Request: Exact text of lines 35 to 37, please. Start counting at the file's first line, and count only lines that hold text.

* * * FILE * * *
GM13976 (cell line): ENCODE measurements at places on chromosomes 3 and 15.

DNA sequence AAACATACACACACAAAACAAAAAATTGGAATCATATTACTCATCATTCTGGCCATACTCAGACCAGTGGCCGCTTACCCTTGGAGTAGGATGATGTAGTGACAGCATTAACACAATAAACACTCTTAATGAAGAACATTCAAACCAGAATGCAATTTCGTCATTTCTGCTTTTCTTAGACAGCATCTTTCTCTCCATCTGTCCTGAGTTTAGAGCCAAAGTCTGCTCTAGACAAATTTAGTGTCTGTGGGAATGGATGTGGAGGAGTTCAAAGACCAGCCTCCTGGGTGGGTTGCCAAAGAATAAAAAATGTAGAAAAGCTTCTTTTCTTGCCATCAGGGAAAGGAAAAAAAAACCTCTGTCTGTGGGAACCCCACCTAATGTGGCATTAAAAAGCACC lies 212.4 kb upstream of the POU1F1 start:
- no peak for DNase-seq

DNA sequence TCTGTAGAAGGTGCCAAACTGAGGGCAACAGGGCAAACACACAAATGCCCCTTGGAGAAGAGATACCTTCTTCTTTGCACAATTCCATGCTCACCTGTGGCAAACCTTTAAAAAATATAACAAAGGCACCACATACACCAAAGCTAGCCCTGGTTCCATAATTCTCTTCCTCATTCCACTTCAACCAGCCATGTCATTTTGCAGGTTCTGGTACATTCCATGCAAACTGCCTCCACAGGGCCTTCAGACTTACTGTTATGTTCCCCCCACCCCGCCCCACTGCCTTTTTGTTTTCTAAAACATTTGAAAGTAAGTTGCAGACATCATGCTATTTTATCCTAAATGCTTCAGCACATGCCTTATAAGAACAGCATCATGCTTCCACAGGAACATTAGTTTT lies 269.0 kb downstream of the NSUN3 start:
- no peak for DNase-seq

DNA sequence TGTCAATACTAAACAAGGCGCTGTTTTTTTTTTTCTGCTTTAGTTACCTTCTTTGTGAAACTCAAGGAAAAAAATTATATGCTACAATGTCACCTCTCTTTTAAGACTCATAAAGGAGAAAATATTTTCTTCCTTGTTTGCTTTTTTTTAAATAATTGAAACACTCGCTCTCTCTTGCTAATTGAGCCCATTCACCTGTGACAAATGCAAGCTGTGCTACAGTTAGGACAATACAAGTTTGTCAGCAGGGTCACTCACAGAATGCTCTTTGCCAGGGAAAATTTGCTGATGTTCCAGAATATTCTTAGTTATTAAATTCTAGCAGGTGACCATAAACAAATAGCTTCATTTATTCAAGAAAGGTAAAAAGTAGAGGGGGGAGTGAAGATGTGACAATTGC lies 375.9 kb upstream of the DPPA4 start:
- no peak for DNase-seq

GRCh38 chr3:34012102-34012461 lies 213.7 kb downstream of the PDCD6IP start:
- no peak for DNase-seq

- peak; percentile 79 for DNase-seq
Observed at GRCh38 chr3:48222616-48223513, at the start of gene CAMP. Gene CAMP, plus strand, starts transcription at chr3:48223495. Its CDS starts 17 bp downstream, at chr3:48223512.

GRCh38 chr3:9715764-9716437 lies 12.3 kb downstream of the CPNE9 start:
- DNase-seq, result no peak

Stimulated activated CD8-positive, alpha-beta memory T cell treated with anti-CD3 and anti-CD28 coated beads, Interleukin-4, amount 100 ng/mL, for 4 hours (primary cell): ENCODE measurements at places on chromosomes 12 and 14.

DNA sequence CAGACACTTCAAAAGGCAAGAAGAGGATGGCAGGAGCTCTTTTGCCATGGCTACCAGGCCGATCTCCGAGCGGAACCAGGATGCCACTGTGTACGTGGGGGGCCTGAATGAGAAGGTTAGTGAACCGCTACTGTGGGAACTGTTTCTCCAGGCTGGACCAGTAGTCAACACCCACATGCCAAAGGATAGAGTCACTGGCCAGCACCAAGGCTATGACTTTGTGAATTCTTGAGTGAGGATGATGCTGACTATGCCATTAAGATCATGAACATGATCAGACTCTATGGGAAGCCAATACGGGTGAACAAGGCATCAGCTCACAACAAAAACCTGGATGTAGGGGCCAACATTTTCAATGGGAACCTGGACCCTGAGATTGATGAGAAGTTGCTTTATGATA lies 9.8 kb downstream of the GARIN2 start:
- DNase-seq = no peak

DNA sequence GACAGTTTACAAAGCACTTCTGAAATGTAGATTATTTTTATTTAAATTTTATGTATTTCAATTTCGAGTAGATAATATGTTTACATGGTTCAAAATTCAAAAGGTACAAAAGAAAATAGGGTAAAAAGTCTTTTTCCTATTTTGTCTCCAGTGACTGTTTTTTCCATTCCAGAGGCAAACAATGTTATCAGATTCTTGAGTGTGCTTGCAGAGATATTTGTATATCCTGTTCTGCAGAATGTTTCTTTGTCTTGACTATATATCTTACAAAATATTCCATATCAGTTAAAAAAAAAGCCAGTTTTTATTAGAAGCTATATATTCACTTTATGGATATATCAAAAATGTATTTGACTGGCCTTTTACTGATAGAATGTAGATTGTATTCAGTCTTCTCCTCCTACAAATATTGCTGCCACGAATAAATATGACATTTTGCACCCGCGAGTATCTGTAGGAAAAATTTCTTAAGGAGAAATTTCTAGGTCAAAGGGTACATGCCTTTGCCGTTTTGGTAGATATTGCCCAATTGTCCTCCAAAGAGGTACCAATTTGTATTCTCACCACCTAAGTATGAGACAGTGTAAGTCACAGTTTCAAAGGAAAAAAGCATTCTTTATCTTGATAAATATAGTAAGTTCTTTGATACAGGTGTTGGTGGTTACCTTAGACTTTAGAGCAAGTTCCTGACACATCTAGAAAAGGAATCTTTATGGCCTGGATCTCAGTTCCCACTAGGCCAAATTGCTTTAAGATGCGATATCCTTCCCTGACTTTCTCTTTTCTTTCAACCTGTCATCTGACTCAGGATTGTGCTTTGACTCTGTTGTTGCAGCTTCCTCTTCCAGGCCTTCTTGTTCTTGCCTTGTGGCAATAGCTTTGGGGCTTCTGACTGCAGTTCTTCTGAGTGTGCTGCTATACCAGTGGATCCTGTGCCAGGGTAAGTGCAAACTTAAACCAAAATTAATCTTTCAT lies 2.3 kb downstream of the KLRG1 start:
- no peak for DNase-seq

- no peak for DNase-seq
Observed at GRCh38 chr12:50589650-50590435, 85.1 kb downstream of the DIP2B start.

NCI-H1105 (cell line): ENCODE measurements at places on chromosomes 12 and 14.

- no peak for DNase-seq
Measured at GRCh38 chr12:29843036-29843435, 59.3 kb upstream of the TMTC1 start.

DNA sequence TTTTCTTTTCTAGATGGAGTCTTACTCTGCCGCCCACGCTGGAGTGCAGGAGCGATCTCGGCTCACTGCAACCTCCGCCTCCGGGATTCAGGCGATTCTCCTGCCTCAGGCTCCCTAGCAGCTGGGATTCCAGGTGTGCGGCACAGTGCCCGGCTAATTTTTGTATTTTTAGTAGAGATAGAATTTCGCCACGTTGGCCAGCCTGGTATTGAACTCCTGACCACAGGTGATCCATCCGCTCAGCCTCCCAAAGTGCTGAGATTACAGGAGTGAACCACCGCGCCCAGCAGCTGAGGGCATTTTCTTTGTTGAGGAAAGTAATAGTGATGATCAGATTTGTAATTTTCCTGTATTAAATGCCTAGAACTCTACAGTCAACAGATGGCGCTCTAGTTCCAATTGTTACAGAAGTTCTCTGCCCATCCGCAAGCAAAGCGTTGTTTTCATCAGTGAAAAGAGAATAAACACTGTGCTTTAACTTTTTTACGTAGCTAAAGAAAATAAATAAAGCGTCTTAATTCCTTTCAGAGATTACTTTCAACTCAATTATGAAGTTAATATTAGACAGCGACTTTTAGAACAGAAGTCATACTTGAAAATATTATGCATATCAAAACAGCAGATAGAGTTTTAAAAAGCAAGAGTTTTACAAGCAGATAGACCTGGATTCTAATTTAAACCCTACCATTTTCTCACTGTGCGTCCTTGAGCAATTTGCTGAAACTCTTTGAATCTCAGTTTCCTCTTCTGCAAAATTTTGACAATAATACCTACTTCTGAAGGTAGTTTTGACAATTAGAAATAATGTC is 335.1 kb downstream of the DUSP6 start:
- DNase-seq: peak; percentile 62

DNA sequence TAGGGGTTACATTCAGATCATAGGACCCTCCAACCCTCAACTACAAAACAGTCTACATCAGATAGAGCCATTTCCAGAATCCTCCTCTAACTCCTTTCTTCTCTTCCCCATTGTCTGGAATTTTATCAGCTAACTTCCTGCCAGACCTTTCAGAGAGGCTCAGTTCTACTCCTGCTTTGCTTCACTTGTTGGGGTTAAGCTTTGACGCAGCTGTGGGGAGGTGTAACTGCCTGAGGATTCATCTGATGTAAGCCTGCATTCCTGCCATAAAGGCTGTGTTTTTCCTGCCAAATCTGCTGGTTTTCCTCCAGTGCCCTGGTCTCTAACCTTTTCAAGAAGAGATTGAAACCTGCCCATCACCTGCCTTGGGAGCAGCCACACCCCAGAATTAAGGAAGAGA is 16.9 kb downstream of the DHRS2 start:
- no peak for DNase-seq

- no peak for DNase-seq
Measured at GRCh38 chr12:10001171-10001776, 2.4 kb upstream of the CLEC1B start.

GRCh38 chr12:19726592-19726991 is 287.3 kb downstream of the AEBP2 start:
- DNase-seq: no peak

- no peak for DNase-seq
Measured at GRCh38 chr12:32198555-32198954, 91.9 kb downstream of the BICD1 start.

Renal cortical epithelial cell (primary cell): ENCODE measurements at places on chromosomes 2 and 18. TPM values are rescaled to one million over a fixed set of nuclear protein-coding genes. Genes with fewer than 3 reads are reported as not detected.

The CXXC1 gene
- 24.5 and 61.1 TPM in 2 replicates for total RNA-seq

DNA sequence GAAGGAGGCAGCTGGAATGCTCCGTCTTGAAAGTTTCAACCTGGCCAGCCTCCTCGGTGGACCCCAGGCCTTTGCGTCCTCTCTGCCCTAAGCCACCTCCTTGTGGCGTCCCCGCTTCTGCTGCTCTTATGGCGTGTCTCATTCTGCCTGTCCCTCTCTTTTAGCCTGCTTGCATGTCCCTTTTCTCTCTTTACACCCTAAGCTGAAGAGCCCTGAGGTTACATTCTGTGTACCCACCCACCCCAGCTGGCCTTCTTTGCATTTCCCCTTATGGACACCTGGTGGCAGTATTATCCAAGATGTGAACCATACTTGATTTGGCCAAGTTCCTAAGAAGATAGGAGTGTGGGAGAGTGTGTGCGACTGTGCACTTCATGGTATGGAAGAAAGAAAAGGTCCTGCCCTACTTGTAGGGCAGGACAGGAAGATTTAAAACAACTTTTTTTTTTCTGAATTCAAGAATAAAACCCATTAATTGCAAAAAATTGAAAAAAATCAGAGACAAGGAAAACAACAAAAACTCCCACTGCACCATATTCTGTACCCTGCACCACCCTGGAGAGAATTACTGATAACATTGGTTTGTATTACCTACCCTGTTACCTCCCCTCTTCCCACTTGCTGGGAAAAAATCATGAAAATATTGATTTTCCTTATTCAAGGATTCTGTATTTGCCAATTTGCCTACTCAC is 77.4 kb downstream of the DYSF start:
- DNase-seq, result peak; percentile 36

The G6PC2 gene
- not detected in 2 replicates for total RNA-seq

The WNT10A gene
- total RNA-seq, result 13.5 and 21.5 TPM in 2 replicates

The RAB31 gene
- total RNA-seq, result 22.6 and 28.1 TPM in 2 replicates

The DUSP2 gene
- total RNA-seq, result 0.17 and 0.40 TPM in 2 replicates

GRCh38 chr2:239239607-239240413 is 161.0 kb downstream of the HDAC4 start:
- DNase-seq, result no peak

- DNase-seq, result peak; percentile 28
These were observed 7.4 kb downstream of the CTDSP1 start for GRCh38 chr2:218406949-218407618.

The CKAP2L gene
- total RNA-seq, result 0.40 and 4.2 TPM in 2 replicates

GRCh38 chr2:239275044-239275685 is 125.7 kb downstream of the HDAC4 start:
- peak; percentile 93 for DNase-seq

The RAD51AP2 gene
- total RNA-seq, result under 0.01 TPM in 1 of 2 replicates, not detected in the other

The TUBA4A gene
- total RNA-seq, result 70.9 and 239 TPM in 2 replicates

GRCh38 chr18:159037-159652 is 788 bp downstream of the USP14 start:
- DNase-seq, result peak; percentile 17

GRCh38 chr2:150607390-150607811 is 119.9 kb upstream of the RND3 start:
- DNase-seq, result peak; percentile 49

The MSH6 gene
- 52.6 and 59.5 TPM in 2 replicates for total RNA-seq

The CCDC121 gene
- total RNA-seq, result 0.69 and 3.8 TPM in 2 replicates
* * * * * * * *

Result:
The CXXC1 gene
- 24.5 and 61.1 TPM in 2 replicates for total RNA-seq

DNA sequence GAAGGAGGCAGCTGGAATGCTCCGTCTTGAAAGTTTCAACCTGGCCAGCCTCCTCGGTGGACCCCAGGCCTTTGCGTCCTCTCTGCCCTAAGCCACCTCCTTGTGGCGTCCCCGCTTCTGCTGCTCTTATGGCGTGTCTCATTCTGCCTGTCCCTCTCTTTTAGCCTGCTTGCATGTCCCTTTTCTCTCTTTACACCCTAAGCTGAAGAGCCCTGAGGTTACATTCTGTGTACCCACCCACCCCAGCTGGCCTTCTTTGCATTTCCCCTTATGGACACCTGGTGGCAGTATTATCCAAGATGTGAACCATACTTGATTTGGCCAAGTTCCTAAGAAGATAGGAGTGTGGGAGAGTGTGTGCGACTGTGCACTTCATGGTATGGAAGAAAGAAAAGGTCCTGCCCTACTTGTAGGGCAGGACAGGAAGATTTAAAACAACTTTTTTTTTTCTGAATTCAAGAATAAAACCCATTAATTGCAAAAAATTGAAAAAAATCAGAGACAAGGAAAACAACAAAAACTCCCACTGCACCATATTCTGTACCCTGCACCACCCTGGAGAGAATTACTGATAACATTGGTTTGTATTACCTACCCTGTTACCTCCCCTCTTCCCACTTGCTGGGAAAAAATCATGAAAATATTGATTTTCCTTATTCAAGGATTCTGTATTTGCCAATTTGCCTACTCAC is 77.4 kb downstream of the DYSF start: